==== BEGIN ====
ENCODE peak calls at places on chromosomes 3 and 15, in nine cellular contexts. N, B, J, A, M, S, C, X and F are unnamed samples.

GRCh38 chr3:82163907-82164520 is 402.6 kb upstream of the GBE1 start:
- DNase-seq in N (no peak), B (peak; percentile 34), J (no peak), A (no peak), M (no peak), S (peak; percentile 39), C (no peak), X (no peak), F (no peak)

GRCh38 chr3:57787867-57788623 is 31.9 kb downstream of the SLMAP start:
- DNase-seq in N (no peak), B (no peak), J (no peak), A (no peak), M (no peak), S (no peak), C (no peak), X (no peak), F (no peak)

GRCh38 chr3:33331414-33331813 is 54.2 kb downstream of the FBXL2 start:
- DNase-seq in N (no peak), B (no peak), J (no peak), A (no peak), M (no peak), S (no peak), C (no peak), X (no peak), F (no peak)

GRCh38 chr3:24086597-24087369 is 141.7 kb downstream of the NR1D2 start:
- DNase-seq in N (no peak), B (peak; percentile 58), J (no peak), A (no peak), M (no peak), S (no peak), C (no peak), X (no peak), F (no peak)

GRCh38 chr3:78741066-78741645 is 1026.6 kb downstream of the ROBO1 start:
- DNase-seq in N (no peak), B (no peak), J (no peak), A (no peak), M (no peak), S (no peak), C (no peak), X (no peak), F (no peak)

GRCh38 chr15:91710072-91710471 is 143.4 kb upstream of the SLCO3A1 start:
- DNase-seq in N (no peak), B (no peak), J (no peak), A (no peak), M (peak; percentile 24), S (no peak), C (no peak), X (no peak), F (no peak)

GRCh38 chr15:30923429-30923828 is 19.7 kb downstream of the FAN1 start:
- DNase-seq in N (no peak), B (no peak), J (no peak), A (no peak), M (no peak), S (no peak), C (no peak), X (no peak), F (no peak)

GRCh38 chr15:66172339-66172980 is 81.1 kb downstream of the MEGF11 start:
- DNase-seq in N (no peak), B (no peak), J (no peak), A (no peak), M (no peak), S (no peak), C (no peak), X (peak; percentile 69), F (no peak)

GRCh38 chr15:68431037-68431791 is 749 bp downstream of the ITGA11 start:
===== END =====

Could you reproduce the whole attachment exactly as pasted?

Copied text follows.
ENCODE peak calls at places on chromosomes 3 and 15, in nine cellular contexts. N, B, J, A, M, S, C, X and F are unnamed samples.

GRCh38 chr3:82163907-82164520 is 402.6 kb upstream of the GBE1 start:
- DNase-seq in N (no peak), B (peak; percentile 34), J (no peak), A (no peak), M (no peak), S (peak; percentile 39), C (no peak), X (no peak), F (no peak)

GRCh38 chr3:57787867-57788623 is 31.9 kb downstream of the SLMAP start:
- DNase-seq in N (no peak), B (no peak), J (no peak), A (no peak), M (no peak), S (no peak), C (no peak), X (no peak), F (no peak)

GRCh38 chr3:33331414-33331813 is 54.2 kb downstream of the FBXL2 start:
- DNase-seq in N (no peak), B (no peak), J (no peak), A (no peak), M (no peak), S (no peak), C (no peak), X (no peak), F (no peak)

GRCh38 chr3:24086597-24087369 is 141.7 kb downstream of the NR1D2 start:
- DNase-seq in N (no peak), B (peak; percentile 58), J (no peak), A (no peak), M (no peak), S (no peak), C (no peak), X (no peak), F (no peak)

GRCh38 chr3:78741066-78741645 is 1026.6 kb downstream of the ROBO1 start:
- DNase-seq in N (no peak), B (no peak), J (no peak), A (no peak), M (no peak), S (no peak), C (no peak), X (no peak), F (no peak)

GRCh38 chr15:91710072-91710471 is 143.4 kb upstream of the SLCO3A1 start:
- DNase-seq in N (no peak), B (no peak), J (no peak), A (no peak), M (peak; percentile 24), S (no peak), C (no peak), X (no peak), F (no peak)

GRCh38 chr15:30923429-30923828 is 19.7 kb downstream of the FAN1 start:
- DNase-seq in N (no peak), B (no peak), J (no peak), A (no peak), M (no peak), S (no peak), C (no peak), X (no peak), F (no peak)

GRCh38 chr15:66172339-66172980 is 81.1 kb downstream of the MEGF11 start:
- DNase-seq in N (no peak), B (no peak), J (no peak), A (no peak), M (no peak), S (no peak), C (no peak), X (peak; percentile 69), F (no peak)

GRCh38 chr15:68431037-68431791 is 749 bp downstream of the ITGA11 start: